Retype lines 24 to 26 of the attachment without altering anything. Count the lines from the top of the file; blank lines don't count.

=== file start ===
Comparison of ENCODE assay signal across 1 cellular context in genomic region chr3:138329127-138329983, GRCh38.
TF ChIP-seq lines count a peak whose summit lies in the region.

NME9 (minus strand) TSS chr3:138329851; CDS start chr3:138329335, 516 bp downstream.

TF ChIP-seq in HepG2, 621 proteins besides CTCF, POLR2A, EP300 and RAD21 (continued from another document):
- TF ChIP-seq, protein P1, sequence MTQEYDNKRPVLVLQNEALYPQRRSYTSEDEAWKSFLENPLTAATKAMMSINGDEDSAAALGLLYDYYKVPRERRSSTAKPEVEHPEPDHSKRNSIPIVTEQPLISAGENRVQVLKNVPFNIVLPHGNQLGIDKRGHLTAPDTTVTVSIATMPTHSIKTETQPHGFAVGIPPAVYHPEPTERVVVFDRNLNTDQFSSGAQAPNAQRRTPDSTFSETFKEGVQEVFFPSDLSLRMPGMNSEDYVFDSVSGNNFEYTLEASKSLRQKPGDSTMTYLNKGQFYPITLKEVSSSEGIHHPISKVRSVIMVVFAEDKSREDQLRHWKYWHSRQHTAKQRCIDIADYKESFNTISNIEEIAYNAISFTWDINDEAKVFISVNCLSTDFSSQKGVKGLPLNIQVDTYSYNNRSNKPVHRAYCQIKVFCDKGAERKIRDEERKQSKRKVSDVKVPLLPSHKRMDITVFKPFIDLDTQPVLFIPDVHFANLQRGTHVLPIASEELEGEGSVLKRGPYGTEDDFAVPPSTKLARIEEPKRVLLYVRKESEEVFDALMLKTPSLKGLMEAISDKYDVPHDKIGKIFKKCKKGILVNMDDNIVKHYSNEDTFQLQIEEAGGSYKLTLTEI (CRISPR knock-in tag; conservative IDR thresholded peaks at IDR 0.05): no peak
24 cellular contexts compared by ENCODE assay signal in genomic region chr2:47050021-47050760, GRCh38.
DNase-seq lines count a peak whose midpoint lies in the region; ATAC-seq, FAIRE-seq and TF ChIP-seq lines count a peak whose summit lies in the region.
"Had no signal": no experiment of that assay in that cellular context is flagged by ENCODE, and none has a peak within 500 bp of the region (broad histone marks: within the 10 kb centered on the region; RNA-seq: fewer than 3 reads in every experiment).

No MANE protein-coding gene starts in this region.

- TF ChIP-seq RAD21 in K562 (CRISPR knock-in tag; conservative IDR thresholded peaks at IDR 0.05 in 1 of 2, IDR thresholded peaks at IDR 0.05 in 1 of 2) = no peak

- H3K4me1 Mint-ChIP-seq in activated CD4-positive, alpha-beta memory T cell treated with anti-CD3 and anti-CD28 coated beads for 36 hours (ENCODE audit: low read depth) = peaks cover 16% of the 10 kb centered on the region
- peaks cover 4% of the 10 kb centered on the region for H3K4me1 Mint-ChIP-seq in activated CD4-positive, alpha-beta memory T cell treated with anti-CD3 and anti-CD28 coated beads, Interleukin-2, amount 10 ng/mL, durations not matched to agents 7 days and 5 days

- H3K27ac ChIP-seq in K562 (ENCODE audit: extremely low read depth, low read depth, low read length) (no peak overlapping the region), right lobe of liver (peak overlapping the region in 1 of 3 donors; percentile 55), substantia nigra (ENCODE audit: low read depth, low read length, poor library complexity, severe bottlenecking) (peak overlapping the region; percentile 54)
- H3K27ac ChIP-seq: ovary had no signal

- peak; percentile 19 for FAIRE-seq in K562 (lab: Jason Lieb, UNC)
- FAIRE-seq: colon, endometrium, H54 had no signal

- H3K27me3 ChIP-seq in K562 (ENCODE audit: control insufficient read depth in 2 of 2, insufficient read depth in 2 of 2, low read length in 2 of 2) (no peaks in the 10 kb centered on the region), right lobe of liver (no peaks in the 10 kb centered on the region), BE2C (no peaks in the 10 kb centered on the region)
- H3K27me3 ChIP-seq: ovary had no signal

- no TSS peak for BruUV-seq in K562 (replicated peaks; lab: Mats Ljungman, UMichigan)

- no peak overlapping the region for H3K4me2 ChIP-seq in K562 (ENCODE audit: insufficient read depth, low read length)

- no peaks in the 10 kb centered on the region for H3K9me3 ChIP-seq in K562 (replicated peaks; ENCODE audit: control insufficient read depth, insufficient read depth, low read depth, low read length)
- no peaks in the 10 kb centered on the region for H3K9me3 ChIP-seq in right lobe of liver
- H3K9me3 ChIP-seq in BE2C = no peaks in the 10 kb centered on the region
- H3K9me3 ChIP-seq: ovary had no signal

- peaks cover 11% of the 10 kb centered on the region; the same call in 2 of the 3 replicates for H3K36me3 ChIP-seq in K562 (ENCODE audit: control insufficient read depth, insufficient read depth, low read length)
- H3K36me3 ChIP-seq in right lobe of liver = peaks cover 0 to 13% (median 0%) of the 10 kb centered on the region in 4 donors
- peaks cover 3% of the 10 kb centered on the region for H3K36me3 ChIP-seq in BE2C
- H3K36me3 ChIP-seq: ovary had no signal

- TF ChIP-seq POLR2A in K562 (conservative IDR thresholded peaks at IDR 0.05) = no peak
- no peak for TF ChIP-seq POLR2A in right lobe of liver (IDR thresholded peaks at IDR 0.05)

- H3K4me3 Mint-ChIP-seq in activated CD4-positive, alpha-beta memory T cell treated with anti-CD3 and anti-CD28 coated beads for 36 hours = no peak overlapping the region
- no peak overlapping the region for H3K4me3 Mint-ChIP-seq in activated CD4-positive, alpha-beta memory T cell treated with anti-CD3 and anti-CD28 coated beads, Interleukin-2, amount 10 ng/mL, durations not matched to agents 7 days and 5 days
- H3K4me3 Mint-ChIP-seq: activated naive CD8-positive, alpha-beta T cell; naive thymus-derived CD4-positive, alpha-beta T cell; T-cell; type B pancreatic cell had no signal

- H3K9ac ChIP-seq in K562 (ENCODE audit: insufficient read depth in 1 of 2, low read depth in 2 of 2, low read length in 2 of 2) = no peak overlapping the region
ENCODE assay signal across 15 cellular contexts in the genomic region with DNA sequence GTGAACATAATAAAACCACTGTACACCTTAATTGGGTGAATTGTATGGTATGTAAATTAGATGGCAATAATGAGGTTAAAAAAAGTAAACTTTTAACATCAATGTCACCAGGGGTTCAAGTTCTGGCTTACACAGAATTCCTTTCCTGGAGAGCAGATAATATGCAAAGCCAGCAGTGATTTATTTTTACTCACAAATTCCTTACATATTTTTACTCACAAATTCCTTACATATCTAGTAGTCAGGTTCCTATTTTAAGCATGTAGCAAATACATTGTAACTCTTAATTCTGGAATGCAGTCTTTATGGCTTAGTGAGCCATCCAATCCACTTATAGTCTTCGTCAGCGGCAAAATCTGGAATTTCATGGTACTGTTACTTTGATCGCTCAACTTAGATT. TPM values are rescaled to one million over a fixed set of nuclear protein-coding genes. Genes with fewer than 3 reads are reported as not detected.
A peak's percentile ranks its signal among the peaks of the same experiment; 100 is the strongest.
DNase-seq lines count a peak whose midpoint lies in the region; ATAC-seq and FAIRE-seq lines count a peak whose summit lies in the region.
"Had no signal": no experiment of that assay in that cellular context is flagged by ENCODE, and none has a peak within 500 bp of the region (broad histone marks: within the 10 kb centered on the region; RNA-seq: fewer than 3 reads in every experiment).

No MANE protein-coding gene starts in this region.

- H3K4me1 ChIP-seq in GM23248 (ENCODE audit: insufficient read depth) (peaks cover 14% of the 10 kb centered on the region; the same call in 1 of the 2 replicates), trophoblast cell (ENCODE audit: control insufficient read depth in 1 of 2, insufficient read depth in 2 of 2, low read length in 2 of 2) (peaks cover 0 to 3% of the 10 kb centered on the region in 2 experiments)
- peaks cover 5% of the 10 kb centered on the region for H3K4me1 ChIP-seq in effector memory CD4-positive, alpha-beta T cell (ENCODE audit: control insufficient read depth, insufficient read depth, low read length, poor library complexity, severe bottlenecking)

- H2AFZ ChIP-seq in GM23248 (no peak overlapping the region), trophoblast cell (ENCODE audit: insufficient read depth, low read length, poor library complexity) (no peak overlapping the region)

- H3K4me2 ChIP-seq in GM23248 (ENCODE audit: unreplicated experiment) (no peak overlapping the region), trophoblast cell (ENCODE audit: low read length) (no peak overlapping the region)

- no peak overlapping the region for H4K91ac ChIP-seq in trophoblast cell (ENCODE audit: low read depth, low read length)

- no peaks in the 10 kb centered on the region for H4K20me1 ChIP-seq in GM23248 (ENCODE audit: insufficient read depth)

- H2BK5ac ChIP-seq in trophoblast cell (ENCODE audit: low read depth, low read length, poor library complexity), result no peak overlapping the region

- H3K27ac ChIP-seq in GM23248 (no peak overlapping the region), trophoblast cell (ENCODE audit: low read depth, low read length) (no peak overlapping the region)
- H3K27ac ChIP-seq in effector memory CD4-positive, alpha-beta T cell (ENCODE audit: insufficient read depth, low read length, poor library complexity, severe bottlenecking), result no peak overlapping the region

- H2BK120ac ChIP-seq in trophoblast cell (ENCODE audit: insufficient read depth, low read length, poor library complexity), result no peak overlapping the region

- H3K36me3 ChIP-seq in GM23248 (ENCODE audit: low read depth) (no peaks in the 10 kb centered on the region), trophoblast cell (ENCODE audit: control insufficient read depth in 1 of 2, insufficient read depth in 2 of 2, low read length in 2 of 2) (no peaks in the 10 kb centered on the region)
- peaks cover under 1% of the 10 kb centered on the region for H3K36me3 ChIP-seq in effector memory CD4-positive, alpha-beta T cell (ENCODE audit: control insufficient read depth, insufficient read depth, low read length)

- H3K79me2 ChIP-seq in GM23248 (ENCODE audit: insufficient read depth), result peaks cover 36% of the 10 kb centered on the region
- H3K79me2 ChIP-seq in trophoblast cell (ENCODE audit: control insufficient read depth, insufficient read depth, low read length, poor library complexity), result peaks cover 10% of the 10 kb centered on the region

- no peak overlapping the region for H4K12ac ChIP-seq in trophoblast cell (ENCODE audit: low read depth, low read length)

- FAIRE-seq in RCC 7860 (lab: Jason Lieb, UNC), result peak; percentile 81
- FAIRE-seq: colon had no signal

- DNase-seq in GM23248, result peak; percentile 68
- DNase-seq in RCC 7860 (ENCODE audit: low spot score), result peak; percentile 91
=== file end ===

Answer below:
- H3K9me3 ChIP-seq: ovary had no signal

- peaks cover 11% of the 10 kb centered on the region; the same call in 2 of the 3 replicates for H3K36me3 ChIP-seq in K562 (ENCODE audit: control insufficient read depth, insufficient read depth, low read length)
- H3K36me3 ChIP-seq in right lobe of liver = peaks cover 0 to 13% (median 0%) of the 10 kb centered on the region in 4 donors